Multiple tragic mass shootings have once again gripped the nation and thrown Americans in a tizzy of debate about gun control. These latest tragedies have managed to get bipartisan support for new gun control measures with president Donald Trump, prominent Republicans and Democrats coming out swinging just hours after the shootings.
Echoing the famous sentiment of Rahm Emmanuel of "never (letting) a serious crisis to go to waste," Trump came out aggressively this week noting that "We must have something good, if not GREAT, come out of these two tragic events!"
Following his Tweets, Trump gave a speech at the White House calling for stricter gun laws.
“We must make sure that those judged to pose a grave risk to public safety do not have access to firearms, and that if they do, those firearms can be taken through rapid due process,” Trump said at the White House during a statement responding to the weekend massacres that killed at least 31 people in El Paso, Texas, and Dayton, Ohio. “That is why I have called for red-flag laws, also known as extreme-risk protection orders.”
Trump's remarks are on board with new gun legislation proposed by democrats which has bipartisan support from ostensible supporters of 2nd Amendment rights on the right. This is not, however, pro-gun rights.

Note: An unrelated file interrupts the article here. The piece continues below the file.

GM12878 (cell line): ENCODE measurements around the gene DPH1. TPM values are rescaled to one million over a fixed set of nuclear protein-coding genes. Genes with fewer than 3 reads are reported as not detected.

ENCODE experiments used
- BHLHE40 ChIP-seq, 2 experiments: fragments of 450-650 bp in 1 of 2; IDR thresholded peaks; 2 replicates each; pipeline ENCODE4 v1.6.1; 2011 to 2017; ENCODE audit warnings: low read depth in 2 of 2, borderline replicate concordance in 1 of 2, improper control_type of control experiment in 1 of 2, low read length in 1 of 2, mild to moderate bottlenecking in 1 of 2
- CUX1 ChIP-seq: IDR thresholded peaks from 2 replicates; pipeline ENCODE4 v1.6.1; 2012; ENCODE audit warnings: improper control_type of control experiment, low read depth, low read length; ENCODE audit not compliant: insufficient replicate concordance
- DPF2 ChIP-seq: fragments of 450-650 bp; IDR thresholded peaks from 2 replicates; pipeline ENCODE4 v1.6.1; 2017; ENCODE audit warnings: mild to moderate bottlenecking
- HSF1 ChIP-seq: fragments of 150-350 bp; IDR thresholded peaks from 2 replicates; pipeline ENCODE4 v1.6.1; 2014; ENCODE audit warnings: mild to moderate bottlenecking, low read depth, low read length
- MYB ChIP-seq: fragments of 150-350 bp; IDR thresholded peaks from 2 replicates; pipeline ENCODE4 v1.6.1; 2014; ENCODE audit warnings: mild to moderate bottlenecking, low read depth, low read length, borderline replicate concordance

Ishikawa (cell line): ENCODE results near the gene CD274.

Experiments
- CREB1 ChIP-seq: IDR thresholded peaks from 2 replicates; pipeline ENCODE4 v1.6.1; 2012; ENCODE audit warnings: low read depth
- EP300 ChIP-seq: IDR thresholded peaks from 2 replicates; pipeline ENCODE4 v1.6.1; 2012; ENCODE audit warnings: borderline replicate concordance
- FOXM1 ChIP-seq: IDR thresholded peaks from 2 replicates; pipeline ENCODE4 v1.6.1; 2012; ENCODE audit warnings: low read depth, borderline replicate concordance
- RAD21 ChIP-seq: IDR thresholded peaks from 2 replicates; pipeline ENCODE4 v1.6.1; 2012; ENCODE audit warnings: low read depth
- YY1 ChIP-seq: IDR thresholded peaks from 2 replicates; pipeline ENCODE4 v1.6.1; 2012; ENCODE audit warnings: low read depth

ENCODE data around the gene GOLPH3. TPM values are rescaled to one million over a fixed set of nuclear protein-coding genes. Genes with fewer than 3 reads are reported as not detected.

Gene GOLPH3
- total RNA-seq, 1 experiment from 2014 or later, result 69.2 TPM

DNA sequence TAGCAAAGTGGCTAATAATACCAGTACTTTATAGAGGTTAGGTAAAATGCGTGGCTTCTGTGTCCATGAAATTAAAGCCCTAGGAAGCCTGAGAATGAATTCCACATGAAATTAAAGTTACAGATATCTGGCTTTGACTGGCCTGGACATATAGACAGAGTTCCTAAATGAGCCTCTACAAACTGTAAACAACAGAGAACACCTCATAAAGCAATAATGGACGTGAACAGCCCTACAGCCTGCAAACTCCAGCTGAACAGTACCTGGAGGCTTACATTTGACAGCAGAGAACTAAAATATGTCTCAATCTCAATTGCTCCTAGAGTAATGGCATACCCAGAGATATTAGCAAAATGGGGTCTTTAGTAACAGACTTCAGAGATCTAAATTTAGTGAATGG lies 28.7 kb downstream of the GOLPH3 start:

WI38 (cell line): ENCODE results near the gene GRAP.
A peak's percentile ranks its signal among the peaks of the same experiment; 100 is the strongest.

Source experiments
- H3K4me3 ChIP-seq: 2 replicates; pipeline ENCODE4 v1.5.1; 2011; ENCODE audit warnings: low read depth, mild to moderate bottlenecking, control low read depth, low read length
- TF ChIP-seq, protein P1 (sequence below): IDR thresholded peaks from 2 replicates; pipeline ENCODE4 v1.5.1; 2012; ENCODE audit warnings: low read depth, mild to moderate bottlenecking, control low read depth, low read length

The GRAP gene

Republicans pushing for controversial red flag laws should come as no surprise, however, as it has long been on their agenda. As TFTP previously reported in February of 2018, after the tragic shooting in Parkland, FL, President Donald Trump took to national television to betray his oath to the Constitution and his supporters and famously said, "take the guns first, go through due process second." While this was largely ignored by his base and downplayed in the media since then, that's exactly what's been happening. Trump has simply rebranded it as "rapid due process."
But would grabbing guns from people deemed a risk by the state actually have any effect on mass violence? Not likely.
Stronger background checks would have little to no effect on mass shootings as most of the mass shooters acquire their guns legally and pass the background checks. As Reason points out: